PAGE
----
A person, including a parent, who unintentionally and unknowingly, but carelessly exposes a child to inclement weather, and the child dies or suffers great bodily harm is guilty of a second degree felony. This person shall be "imprisoned in the penitentiary for the term of not less than ten  years nor more than fifty  years, or to the payment of a fine of not more than ten thousand [dollars] ($10,000), or to both such imprisonment and fine in the discretion of the judge", pursuant to § 40A-29-3(B).
Does the imposition of these penalties constitute cruel and unusual punishment? "The exact scope of the constitutional phrase 'cruel and unusual' has not been detailed by this Court." Trop v. Dulles, 356 U.S. 86, 78 S.Ct. 590, 2 L.Ed.2d 630, 642 (1958). Those statements remain true today. "The Cruel and Unusual Punishments Clause, like the other great clauses of the Constitution, is not susceptible of precise definition." Furman v. Georgia, 408 U.S. 238, 92 S.Ct. 2726, 33 L.Ed.2d 346, 360 (1972) (Justice Brennan). In the same case, Justice Marshall pointed out that in Robinson v. California, 370 U.S. 660, 82 S.Ct. 1417, 8 L.Ed.2d 758 (1962), a majority of the court agreed "that a sentence of 90 days" imprisonment for violation of a California statute making it a crime to 'be addicted to the use of narcotics' was cruel and unusual." 408 U.S. 328, 92 S.Ct. at 2771, 33 L.Ed.2d at 400. Justice Marshall also quotes from the dissenting opinion of Justice Field in O'Neil v. Vermont, 144 U.S. 323, 12 S.Ct. 693, 36 L.Ed. 450, 458 (1892):
"That designation [cruel and unusual], it is true, is usually applied to punishments which inflict torture, such as the rack, the thumb-screw, the iron boot, the stretching of limbs, and the like, which are attended with acute pain and suffering. * * * The inhibition is directed, not only against punishments of the character mentioned, but against all punishments which by their excessive length or severity are greatly disproportioned to the offenses charged. The whole inhibition is against that which is excessive. * * *" [Emphasis added]. 408 U.S. 323, 92 S.Ct. 2769, 33 L.Ed.2d 398.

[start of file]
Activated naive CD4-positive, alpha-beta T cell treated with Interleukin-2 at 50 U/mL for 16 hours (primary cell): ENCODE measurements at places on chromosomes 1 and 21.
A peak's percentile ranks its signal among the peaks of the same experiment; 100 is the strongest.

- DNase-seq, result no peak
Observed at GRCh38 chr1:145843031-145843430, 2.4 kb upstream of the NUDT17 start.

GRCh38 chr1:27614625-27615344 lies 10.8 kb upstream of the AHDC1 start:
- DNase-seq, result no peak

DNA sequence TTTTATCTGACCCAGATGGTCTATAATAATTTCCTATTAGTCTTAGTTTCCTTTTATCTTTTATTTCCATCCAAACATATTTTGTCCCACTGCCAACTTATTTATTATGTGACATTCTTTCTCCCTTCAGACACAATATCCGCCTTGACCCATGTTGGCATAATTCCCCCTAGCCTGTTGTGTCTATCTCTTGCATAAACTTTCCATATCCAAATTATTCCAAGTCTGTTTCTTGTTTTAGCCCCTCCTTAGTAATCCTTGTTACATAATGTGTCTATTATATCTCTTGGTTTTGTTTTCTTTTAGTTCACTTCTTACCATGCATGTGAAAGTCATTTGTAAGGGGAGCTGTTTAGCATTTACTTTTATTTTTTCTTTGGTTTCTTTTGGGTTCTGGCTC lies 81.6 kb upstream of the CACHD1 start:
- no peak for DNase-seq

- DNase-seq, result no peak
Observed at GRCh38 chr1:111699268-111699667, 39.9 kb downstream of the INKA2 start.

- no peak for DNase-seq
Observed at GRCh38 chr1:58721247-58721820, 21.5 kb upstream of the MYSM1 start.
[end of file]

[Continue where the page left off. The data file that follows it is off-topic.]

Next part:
In Robinson, supra, Justice Stewart wrote:
In this Court counsel for the State recognized that narcotic addiction is an illness. Indeed, it is apparently an illness which may be contracted innocently or involuntarily. We hold that a state law which imprisons a person thus afflicted as a criminal, even though he has never touched any narcotic drug within the State or been guilty of any irregular behavior there, inflicts a cruel and unusual punishment in violation of the Fourteenth Amendment [Equal protection of the laws]. To be sure, imprisonment for ninety days is not, in the abstract, a punishment which is either cruel or unusual. But the question cannot be considered in the abstract. Even one day in prison would be a cruel and unusual punishment for the "crime" of having a common cold. 370 U.S. 667, 82 S.Ct. 142, 8 L.Ed.2d 763.
The Child Abuse Act deals with cruel and unusual punishment.
There are other reasons for declaring the Child Abuse Statute unconstitutional. To point them out might abuse this dissenting opinion.
Children can be adequately protected by amendment of the present statute, by many criminal statutes presently in force and by the Children's Code, under which this statute was enacted.
The judgment of the trial court should be affirmed.